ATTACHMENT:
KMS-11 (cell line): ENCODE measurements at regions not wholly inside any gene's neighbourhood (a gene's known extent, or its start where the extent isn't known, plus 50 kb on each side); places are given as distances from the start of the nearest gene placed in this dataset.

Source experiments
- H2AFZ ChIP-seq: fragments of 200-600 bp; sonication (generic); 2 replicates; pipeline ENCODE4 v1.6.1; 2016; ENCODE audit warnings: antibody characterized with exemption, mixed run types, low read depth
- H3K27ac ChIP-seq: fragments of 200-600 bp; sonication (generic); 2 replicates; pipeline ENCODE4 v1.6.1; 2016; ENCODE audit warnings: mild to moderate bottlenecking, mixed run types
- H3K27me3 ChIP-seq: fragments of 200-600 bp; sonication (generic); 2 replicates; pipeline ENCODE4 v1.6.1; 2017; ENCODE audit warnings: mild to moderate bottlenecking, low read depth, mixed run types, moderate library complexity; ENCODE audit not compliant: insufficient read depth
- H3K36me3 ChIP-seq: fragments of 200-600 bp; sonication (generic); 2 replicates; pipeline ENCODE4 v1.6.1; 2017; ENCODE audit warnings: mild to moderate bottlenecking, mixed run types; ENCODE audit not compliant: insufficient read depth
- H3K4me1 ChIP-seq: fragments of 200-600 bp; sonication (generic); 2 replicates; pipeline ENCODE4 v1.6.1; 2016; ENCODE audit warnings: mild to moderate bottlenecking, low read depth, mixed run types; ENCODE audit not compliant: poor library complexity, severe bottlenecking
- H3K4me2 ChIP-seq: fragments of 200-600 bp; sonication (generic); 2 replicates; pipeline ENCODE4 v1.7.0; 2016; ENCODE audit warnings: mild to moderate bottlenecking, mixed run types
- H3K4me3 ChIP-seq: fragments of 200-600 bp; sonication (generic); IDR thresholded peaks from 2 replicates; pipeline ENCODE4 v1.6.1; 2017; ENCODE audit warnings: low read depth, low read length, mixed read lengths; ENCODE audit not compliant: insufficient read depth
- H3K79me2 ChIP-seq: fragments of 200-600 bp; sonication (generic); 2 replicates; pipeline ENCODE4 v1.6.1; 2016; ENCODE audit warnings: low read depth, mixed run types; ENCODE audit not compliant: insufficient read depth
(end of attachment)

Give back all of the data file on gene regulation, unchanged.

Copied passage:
KMS-11 (cell line): ENCODE measurements at regions not wholly inside any gene's neighbourhood (a gene's known extent, or its start where the extent isn't known, plus 50 kb on each side); places are given as distances from the start of the nearest gene placed in this dataset.

Source experiments
- H2AFZ ChIP-seq: fragments of 200-600 bp; sonication (generic); 2 replicates; pipeline ENCODE4 v1.6.1; 2016; ENCODE audit warnings: antibody characterized with exemption, mixed run types, low read depth
- H3K27ac ChIP-seq: fragments of 200-600 bp; sonication (generic); 2 replicates; pipeline ENCODE4 v1.6.1; 2016; ENCODE audit warnings: mild to moderate bottlenecking, mixed run types
- H3K27me3 ChIP-seq: fragments of 200-600 bp; sonication (generic); 2 replicates; pipeline ENCODE4 v1.6.1; 2017; ENCODE audit warnings: mild to moderate bottlenecking, low read depth, mixed run types, moderate library complexity; ENCODE audit not compliant: insufficient read depth
- H3K36me3 ChIP-seq: fragments of 200-600 bp; sonication (generic); 2 replicates; pipeline ENCODE4 v1.6.1; 2017; ENCODE audit warnings: mild to moderate bottlenecking, mixed run types; ENCODE audit not compliant: insufficient read depth
- H3K4me1 ChIP-seq: fragments of 200-600 bp; sonication (generic); 2 replicates; pipeline ENCODE4 v1.6.1; 2016; ENCODE audit warnings: mild to moderate bottlenecking, low read depth, mixed run types; ENCODE audit not compliant: poor library complexity, severe bottlenecking
- H3K4me2 ChIP-seq: fragments of 200-600 bp; sonication (generic); 2 replicates; pipeline ENCODE4 v1.7.0; 2016; ENCODE audit warnings: mild to moderate bottlenecking, mixed run types
- H3K4me3 ChIP-seq: fragments of 200-600 bp; sonication (generic); IDR thresholded peaks from 2 replicates; pipeline ENCODE4 v1.6.1; 2017; ENCODE audit warnings: low read depth, low read length, mixed read lengths; ENCODE audit not compliant: insufficient read depth
- H3K79me2 ChIP-seq: fragments of 200-600 bp; sonication (generic); 2 replicates; pipeline ENCODE4 v1.6.1; 2016; ENCODE audit warnings: low read depth, mixed run types; ENCODE audit not compliant: insufficient read depth